30 Facts About the CD on the Occasion of Its 30th Birthday

On August 17, 1982, the first CDs rolled out of a factory in Hanover, West Germany.  In honour of that anniversary, here are some things about the CD that may have escaped your attention over the decades.

 1.  Philips of the Netherlands and Sony of Japan jointly developed the compact disc, an optical storage medium read with a laser.  It stored music by converting an analog signal into binary code which was store in a pattern of pits on the disc. The laser red the information stored in these pits and converted it back into an electrical signal.

2.  The original design of the compact disc called for a capacity of 60 minutes.  Legend has it that the capacity was increased to 74 minutes because Sony president Norio Ohga (a former opera singer) wanted it to hold his favourite version of Beethoven’s Ninth Symphony, a 1951 recording conducted by Wilhem Furtwängler.  The truth lies in a deal between Sony and Philips.  By agreeing to a disc diameter of 120mm (thereby determining a capacity of 74 minutes), then neither company had a competitive advantage when it came to setting up CD pressing plants

3.  The first discs off the line seem to have been a recording of Alpensymphonie, Op. 64: Sonnenaugang by the Berliner Philharmonic conducted by Herbert Von Karajan and The Visitor by ABBA.

4.  The first consumer CD player was the Sony CDP-101, which was released in Japan on October 1, 1982, the same day CDs first went on sale in that country.  The pricetag?  $900.

5.  “Compact disc” was just one of a number of names considered for the new technology.  Other possibilities included CompactRack, MiniRack and MiniDisc.  Why “compact disc?”  To complement co-developer Philips’ earlier invention, the compact cassette (or just “cassette” to most of us.)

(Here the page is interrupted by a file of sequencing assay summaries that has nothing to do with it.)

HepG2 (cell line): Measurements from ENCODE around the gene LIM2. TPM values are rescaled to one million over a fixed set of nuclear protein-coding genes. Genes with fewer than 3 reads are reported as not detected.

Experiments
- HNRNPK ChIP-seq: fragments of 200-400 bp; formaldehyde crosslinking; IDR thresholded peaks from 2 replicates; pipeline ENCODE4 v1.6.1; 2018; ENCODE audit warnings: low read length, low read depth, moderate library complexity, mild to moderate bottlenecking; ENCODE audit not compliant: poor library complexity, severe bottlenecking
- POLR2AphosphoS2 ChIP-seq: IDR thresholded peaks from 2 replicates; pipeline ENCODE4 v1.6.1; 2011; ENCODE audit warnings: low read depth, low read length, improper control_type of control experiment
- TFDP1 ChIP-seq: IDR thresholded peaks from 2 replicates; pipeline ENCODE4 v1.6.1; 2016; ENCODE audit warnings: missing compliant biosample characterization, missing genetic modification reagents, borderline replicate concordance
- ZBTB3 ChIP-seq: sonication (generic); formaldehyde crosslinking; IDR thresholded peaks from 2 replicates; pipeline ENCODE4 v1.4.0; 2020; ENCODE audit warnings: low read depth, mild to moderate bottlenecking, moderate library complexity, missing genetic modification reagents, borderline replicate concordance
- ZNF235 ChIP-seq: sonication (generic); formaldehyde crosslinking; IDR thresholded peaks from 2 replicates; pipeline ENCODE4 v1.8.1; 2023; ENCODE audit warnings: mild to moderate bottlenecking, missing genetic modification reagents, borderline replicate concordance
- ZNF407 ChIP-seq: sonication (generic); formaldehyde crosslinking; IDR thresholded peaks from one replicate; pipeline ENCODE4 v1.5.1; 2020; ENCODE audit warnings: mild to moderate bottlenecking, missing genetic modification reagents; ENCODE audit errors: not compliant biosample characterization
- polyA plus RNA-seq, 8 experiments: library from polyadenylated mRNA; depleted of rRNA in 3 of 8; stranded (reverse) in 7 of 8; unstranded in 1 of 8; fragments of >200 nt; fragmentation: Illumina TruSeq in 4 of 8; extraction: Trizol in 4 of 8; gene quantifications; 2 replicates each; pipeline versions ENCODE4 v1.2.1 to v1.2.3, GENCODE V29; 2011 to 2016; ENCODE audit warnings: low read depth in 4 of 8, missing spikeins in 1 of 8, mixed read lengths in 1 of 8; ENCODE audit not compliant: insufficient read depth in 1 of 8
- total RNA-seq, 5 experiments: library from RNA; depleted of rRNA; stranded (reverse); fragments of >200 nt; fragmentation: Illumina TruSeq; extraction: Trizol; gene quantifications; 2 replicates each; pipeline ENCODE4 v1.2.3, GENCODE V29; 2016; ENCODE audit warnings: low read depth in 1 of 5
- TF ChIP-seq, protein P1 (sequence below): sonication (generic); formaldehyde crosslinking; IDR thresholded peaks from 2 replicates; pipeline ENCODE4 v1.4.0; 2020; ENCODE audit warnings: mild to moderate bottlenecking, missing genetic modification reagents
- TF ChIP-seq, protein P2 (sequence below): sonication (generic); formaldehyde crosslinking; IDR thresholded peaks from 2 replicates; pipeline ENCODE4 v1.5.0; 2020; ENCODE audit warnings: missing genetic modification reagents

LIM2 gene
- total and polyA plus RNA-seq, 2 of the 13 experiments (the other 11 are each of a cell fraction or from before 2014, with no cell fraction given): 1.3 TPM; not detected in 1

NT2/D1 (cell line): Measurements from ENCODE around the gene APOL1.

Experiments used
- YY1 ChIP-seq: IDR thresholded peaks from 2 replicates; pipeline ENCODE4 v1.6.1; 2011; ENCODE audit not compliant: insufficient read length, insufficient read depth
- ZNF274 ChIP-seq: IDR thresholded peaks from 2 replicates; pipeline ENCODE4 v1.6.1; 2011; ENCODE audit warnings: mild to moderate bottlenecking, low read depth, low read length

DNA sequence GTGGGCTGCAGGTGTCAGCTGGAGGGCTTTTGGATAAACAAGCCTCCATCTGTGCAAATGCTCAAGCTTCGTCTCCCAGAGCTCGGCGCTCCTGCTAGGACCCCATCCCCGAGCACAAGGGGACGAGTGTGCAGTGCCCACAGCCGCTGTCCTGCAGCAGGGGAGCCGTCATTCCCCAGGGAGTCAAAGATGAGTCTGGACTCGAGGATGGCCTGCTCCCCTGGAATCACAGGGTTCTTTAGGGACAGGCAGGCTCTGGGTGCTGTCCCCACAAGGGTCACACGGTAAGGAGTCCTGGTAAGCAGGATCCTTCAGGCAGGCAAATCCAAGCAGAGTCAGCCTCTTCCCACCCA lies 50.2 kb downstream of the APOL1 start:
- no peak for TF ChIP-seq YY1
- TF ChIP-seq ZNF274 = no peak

6.  Unlike a vinyl record which revolves at a constant speed and plays from the outside in, a CD’s spin rate varies from 200 to 500 RPM and plays from the inside out.

 7.  At first, there was great reluctance by the recording industry and by record retailers to the compact disc. Still suffering from both a brutal recession and the post-disco industry crash, the last thing they wanted to do was spend money on an unproven format.  They hated the idea of having to invest in factories, transportation, warehousing, marketing and shelving.

8.  Shelving was an especially big issue for retailers.  After spending untold millions on racks for 12-inch LPs, they didn’t want to refurbish their stores to display compact discs.  A temporary solution was the introduction of the “longbox,” cardboard or plastic packaging that allowed two CDs to fit side-by-side in a rack designed for a vinyl album.  The longbox was eventually abandoned because of criticisms over too much wasteful packaging.

9.  The first album transferred to CD for demonstration purposes was Living Eyes from the Bee Gees in 1981.

10.  Among the first CDs to go on sale to the general public in Japan when the format was first introduced on October 1, 1982, was 52nd Street by Billy Joel.